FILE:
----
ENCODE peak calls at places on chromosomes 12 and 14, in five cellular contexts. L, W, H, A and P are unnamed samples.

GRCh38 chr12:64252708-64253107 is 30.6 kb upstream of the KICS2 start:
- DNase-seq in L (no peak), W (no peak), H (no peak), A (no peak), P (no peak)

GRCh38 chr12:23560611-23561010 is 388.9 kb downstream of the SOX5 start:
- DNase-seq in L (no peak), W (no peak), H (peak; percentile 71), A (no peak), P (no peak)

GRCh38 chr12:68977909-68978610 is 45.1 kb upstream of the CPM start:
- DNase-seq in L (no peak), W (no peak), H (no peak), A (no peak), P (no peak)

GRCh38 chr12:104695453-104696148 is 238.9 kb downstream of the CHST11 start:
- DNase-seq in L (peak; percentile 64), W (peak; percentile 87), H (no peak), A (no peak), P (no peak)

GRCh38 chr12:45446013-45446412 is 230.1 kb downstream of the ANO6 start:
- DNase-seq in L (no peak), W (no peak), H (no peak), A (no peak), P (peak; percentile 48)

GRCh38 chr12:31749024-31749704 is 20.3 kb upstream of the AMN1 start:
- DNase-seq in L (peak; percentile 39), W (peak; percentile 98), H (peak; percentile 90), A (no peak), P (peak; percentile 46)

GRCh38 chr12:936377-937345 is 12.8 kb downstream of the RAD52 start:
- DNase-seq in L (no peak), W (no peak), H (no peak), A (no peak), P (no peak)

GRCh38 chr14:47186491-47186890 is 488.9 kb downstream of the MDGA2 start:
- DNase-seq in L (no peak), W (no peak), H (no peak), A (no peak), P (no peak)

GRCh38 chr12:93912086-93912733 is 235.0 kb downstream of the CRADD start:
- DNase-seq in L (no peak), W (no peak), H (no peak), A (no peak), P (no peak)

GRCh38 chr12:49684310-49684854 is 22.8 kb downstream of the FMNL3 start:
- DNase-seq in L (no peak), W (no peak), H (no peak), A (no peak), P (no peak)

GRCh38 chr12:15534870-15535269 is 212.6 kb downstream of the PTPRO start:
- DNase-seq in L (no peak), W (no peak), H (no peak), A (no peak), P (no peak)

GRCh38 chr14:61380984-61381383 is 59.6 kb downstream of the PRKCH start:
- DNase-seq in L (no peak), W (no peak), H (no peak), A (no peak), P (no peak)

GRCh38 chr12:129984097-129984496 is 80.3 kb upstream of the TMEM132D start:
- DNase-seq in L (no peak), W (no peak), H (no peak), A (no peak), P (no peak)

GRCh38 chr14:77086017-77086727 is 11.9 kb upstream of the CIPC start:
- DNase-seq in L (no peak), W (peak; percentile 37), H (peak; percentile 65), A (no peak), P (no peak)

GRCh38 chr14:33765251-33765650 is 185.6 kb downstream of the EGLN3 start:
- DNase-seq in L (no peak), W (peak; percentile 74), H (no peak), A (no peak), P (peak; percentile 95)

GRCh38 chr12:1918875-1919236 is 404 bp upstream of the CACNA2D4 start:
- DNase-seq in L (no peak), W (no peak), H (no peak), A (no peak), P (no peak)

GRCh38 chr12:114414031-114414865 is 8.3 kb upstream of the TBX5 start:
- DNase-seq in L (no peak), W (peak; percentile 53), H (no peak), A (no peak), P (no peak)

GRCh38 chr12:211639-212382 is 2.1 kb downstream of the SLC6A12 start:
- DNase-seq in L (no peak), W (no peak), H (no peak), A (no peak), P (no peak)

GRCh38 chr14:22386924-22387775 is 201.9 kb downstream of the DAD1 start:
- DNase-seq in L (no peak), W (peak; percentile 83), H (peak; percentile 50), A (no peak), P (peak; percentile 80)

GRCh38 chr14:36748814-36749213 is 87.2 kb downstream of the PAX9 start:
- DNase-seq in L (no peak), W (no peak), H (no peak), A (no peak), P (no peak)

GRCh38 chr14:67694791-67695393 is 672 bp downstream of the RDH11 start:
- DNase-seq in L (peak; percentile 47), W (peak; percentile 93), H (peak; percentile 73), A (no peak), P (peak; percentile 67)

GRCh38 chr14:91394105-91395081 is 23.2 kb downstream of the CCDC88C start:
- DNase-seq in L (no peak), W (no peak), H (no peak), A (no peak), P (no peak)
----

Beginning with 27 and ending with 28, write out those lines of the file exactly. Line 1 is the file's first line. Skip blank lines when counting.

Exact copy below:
- DNase-seq in L (no peak), W (no peak), H (no peak), A (no peak), P (no peak)

GRCh38 chr14:77086017-77086727 is 11.9 kb upstream of the CIPC start: